The ability to participate in group tasks is an important variable in the success of an online course. It encourages a sense of community and is more likely to improve engagement. Discussion forums provide a good way to encourage participation, but it requires skill in asking the right sort of questions. Akin and Neal argue that the CREST+ model provides a framework for creating effective questions which lead to greater participation and a higher level processing of the course material.
The CREST+ model looks at the Cognitive nature of question, the Reading basis, the Experiential possibilities and the Style and Type of question.
There are a range of learning theories and models on which to base questions, such as Constructivism, Androgogy, Bloom's taxonomy. With a a Constructivist approach the students builds meaning based upon the course content. Questions can be structured to reflect increasing complexity. Gilly Salmon's Five Stage model of online learning uses this approach, increasing the student's interactivity and collaboration via carefully constructed questions at the different stages to facilitate the process. Knowles's Androgogy looks at how adults learn and proposes that they want to know why they are learning, need self-direction and want to be responsible for their own decisions, and they bring their life experiences to the course with them. Questions should be constructed that address these needs and help them to learn what will help them in their lives. Bloom's taxonomy, updated by Anderson, ranks enquiry types into a hierarchy. Each level builds upon the other and the student moves to complex understanding and knowledge. The types of question that could be asked would be based on the different levels and where the student was at on the hierarchy. The hierarchy is shown below, with its updated version.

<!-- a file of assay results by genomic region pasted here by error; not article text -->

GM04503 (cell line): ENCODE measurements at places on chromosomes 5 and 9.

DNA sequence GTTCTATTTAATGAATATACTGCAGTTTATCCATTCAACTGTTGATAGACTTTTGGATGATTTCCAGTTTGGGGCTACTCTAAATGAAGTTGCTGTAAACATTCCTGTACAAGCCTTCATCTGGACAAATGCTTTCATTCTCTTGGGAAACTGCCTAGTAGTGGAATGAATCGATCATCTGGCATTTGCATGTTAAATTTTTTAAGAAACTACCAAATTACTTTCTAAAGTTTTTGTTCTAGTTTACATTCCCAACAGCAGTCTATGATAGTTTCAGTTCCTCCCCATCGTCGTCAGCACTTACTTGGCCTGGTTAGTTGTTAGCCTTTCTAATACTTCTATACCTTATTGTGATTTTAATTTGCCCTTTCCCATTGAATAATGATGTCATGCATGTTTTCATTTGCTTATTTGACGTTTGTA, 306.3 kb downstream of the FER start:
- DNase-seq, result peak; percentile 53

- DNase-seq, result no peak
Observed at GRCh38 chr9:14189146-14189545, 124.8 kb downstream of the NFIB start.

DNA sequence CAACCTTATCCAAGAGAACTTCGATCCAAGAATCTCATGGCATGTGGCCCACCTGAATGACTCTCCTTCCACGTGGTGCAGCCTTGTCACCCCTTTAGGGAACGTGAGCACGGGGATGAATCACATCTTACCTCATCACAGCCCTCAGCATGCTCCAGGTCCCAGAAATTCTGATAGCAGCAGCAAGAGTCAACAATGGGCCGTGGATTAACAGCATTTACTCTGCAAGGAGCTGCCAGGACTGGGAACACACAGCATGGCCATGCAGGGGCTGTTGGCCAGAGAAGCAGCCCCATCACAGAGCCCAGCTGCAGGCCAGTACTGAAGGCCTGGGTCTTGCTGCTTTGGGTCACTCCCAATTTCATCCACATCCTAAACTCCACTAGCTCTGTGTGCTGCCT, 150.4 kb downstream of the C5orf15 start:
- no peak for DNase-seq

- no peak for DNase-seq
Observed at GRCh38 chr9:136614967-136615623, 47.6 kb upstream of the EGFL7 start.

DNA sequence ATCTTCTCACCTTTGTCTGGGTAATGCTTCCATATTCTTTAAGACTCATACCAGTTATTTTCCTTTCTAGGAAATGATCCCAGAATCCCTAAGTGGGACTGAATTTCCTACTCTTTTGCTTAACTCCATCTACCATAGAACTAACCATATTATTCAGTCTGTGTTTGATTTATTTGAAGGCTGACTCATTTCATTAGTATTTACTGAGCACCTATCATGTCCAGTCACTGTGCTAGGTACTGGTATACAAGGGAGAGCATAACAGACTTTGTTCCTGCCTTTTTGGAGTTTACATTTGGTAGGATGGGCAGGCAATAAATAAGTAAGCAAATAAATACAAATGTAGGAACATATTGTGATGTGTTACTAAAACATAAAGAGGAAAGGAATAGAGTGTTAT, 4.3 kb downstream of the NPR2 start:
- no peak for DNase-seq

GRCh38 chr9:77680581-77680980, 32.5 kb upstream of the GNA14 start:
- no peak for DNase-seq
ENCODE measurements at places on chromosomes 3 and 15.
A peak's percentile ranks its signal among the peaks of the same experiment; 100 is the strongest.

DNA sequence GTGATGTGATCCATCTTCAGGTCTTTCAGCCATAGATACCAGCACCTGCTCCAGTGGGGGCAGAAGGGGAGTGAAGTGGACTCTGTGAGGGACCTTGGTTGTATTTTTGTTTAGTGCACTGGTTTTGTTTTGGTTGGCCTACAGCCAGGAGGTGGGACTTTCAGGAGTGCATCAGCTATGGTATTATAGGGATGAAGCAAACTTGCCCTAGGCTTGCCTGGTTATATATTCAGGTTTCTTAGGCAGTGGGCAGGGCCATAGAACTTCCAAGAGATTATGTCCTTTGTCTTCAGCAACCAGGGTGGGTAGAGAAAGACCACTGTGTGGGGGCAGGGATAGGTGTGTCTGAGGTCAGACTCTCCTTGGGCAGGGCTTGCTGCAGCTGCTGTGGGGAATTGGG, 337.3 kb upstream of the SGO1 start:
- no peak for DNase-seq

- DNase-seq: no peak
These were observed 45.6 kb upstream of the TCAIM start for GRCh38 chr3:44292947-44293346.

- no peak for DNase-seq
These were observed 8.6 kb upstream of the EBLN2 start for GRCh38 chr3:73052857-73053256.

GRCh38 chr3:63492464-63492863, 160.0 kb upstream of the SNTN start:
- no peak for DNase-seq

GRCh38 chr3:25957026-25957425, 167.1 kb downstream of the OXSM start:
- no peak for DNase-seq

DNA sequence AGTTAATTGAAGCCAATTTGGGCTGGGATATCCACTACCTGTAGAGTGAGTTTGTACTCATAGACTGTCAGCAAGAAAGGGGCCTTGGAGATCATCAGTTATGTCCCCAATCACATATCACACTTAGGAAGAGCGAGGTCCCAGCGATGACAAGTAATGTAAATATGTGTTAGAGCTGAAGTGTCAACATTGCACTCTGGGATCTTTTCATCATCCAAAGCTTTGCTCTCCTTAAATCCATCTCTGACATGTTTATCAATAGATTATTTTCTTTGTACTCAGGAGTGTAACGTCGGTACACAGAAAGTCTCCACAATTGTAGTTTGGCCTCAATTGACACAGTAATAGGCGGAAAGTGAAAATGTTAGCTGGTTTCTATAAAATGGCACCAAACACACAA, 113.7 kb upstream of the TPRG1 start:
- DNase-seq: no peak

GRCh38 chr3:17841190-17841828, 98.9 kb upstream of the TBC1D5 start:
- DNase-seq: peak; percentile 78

Each level has a set of terms that can be used to build questions, which are available from a wide range of sources online.
In summary the first step in building questions is for the tutor to decide the best type of question based upon the cognitive needs of the students and the desired learning outcomes. The aim is to encourage participation and engagement from the outset. Higher participation and engagement leads to increased cognitive presence, which enables students to construct meaning through sustained communication, and to engage in critical reflective thinking.
Many courses will have a text book which is a shared resource for the students. Initial questioning can be based upon the shared textbook. It is important to scaffold the questions so that student, online at least, can arrive at more complex understanding together. So for example the forums would be separated, first would be one which concentrates on more basic understanding, before moving on to another forum which requires more complex thinking and critical reflection. Students can learn from each other about how they came to their conclusions, and can learn why others might not be arriving at the same answer.